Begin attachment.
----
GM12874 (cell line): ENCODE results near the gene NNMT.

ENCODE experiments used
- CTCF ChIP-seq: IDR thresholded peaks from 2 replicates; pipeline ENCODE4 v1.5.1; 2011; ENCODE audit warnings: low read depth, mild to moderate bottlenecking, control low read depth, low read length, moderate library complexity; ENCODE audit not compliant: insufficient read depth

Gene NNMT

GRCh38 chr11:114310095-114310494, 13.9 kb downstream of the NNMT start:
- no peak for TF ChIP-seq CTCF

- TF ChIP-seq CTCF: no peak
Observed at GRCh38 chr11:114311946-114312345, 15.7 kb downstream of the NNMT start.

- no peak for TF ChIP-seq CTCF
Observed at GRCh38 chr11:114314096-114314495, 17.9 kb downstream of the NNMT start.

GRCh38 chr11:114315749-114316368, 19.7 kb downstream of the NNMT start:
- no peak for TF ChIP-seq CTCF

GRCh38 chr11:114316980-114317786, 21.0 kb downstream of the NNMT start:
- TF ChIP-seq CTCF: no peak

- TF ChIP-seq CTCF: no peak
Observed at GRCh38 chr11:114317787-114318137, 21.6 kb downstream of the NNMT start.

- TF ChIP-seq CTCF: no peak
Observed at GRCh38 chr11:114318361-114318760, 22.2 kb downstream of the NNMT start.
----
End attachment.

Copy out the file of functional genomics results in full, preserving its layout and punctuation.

GM12874 (cell line): ENCODE results near the gene NNMT.

ENCODE experiments used
- CTCF ChIP-seq: IDR thresholded peaks from 2 replicates; pipeline ENCODE4 v1.5.1; 2011; ENCODE audit warnings: low read depth, mild to moderate bottlenecking, control low read depth, low read length, moderate library complexity; ENCODE audit not compliant: insufficient read depth

Gene NNMT

GRCh38 chr11:114310095-114310494, 13.9 kb downstream of the NNMT start:
- no peak for TF ChIP-seq CTCF

- TF ChIP-seq CTCF: no peak
Observed at GRCh38 chr11:114311946-114312345, 15.7 kb downstream of the NNMT start.

- no peak for TF ChIP-seq CTCF
Observed at GRCh38 chr11:114314096-114314495, 17.9 kb downstream of the NNMT start.

GRCh38 chr11:114315749-114316368, 19.7 kb downstream of the NNMT start:
- no peak for TF ChIP-seq CTCF

GRCh38 chr11:114316980-114317786, 21.0 kb downstream of the NNMT start:
- TF ChIP-seq CTCF: no peak

- TF ChIP-seq CTCF: no peak
Observed at GRCh38 chr11:114317787-114318137, 21.6 kb downstream of the NNMT start.

- TF ChIP-seq CTCF: no peak
Observed at GRCh38 chr11:114318361-114318760, 22.2 kb downstream of the NNMT start.